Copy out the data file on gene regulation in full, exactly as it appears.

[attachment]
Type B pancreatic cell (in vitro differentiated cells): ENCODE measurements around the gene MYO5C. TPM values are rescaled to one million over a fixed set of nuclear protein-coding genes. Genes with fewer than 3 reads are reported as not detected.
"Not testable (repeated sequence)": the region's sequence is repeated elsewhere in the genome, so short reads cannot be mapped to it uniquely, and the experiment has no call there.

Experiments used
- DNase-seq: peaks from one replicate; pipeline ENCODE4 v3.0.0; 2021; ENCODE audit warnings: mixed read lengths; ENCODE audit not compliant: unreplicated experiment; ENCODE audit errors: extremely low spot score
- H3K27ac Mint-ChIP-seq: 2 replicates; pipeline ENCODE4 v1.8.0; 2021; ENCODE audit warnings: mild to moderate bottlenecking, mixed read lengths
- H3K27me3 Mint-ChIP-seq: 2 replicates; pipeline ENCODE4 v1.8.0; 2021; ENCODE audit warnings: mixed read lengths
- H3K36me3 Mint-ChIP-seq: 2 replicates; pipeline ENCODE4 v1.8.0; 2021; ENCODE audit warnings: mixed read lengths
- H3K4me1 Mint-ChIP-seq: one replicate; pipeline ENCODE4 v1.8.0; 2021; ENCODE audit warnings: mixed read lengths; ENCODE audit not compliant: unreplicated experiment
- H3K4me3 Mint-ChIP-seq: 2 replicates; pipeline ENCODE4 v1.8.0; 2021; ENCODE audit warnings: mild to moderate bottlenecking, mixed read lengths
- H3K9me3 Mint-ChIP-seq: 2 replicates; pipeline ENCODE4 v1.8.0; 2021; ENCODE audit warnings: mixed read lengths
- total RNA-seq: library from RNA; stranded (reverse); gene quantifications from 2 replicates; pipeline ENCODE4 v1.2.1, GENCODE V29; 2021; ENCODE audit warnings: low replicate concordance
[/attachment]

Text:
Type B pancreatic cell (in vitro differentiated cells): ENCODE measurements around the gene MYO5C. TPM values are rescaled to one million over a fixed set of nuclear protein-coding genes. Genes with fewer than 3 reads are reported as not detected.
"Not testable (repeated sequence)": the region's sequence is repeated elsewhere in the genome, so short reads cannot be mapped to it uniquely, and the experiment has no call there.

Experiments used
- DNase-seq: peaks from one replicate; pipeline ENCODE4 v3.0.0; 2021; ENCODE audit warnings: mixed read lengths; ENCODE audit not compliant: unreplicated experiment; ENCODE audit errors: extremely low spot score
- H3K27ac Mint-ChIP-seq: 2 replicates; pipeline ENCODE4 v1.8.0; 2021; ENCODE audit warnings: mild to moderate bottlenecking, mixed read lengths
- H3K27me3 Mint-ChIP-seq: 2 replicates; pipeline ENCODE4 v1.8.0; 2021; ENCODE audit warnings: mixed read lengths
- H3K36me3 Mint-ChIP-seq: 2 replicates; pipeline ENCODE4 v1.8.0; 2021; ENCODE audit warnings: mixed read lengths
- H3K4me1 Mint-ChIP-seq: one replicate; pipeline ENCODE4 v1.8.0; 2021; ENCODE audit warnings: mixed read lengths; ENCODE audit not compliant: unreplicated experiment
- H3K4me3 Mint-ChIP-seq: 2 replicates; pipeline ENCODE4 v1.8.0; 2021; ENCODE audit warnings: mild to moderate bottlenecking, mixed read lengths
- H3K9me3 Mint-ChIP-seq: 2 replicates; pipeline ENCODE4 v1.8.0; 2021; ENCODE audit warnings: mixed read lengths
- total RNA-seq: library from RNA; stranded (reverse); gene quantifications from 2 replicates; pipeline ENCODE4 v1.2.1, GENCODE V29; 2021; ENCODE audit warnings: low replicate concordance